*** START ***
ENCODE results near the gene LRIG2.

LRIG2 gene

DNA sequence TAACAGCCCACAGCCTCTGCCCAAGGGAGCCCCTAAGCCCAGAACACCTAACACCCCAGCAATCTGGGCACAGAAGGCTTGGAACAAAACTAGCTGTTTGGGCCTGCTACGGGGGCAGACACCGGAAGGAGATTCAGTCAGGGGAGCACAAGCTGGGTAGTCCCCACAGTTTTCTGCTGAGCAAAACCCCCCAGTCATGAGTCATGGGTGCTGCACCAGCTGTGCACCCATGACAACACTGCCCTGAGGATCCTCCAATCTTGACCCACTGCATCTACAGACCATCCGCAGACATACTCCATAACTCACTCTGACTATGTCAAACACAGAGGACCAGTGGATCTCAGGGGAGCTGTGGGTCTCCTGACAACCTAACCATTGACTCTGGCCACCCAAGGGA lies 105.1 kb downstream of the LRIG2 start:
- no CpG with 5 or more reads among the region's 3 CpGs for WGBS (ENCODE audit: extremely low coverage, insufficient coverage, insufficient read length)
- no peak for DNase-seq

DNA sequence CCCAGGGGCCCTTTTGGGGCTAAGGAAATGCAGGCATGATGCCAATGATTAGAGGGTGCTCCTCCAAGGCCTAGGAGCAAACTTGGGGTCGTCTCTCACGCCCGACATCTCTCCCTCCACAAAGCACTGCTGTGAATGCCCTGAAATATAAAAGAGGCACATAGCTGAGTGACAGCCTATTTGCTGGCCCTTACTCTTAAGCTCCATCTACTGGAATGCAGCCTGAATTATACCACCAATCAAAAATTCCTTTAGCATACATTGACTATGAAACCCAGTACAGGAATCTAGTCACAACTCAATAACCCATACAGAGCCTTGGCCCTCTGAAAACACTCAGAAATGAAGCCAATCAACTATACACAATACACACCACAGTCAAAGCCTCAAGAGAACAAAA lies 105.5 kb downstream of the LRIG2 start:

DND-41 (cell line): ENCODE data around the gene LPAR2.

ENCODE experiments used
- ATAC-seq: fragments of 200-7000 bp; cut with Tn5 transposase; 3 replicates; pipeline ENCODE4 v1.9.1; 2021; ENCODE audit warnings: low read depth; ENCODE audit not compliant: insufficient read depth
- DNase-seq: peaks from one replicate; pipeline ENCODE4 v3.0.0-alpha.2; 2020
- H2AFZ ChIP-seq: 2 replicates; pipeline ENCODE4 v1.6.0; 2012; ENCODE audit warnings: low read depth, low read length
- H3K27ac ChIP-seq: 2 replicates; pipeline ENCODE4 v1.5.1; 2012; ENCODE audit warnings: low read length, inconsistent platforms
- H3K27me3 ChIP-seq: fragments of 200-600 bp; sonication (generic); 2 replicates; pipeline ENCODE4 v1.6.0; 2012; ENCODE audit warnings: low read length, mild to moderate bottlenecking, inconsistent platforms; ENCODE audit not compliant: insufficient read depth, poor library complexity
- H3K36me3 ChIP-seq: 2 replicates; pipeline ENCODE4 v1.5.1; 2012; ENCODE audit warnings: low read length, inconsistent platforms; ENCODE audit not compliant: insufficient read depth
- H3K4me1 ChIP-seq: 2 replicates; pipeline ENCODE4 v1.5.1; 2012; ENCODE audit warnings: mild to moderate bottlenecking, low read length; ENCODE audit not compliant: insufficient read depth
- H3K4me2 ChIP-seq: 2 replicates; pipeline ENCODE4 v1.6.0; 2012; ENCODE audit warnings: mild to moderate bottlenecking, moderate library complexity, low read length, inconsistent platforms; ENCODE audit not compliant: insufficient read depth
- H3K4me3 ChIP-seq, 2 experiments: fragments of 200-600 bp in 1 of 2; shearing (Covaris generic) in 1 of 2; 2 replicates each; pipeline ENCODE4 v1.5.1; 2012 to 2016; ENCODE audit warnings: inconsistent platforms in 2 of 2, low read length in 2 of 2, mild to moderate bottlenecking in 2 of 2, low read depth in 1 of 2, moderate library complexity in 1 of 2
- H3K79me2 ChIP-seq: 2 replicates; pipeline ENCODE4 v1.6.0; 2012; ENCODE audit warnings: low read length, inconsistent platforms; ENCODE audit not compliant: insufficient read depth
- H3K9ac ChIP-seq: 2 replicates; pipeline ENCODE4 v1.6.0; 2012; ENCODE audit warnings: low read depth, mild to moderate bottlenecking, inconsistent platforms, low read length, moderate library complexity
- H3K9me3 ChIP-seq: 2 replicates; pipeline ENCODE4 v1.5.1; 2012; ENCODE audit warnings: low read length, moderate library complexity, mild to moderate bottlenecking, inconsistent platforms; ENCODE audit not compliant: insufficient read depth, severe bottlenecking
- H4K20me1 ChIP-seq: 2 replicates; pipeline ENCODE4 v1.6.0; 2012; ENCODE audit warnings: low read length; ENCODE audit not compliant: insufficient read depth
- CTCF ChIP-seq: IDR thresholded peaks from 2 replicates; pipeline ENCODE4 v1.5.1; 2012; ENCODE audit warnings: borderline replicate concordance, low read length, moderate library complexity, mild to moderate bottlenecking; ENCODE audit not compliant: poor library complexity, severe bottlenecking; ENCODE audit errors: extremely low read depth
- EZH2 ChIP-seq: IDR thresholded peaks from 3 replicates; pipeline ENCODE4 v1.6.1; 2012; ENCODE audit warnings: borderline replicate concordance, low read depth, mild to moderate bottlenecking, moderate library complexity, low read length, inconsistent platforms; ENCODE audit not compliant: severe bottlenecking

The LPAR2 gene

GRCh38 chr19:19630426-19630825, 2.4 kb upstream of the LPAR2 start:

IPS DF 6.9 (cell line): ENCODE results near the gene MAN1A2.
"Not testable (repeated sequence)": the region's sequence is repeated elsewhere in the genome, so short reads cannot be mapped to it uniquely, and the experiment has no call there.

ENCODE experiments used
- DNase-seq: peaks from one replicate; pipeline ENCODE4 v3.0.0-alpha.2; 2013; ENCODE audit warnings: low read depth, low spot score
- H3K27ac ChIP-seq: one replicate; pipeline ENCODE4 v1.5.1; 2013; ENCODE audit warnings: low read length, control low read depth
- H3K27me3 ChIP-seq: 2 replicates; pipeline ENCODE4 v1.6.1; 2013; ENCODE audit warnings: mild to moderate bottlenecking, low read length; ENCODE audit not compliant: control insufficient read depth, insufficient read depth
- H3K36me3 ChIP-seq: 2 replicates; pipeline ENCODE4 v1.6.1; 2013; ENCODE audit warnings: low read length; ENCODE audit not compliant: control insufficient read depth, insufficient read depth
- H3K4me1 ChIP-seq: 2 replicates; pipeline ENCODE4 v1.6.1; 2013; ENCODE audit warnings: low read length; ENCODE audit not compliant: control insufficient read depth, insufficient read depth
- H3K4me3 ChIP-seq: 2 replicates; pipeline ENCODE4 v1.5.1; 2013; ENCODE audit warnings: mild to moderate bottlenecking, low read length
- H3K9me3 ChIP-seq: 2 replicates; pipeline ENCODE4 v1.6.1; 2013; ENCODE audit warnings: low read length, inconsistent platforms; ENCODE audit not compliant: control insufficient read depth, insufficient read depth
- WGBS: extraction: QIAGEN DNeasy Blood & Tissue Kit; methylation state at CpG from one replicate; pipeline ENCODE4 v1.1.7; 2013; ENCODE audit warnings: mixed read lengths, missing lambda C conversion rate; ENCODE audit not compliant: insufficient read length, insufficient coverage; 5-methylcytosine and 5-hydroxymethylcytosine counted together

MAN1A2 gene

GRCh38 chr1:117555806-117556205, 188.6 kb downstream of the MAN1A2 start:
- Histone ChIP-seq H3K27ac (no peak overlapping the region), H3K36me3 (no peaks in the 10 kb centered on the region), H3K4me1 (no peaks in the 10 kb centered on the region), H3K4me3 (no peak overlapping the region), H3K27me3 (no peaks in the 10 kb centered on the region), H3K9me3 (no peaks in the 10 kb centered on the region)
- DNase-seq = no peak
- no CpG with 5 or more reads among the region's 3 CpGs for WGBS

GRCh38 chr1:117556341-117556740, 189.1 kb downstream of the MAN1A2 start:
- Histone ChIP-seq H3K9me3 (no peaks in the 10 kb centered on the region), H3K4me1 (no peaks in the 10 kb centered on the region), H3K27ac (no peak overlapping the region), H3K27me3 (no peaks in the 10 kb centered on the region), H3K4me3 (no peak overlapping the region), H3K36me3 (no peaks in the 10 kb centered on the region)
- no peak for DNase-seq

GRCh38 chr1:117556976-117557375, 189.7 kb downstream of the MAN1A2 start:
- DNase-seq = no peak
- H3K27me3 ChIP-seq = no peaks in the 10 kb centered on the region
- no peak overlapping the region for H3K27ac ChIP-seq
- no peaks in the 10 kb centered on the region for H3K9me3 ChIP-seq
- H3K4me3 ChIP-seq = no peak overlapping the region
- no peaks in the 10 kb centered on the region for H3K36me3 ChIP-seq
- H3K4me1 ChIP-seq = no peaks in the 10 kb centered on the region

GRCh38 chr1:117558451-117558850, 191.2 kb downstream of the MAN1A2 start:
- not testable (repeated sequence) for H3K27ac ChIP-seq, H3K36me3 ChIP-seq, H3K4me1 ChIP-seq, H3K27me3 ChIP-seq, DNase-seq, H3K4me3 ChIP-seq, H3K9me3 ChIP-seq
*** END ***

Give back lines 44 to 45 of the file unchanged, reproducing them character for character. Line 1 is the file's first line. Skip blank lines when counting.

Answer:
- no peak for DNase-seq

GRCh38 chr1:117556976-117557375, 189.7 kb downstream of the MAN1A2 start: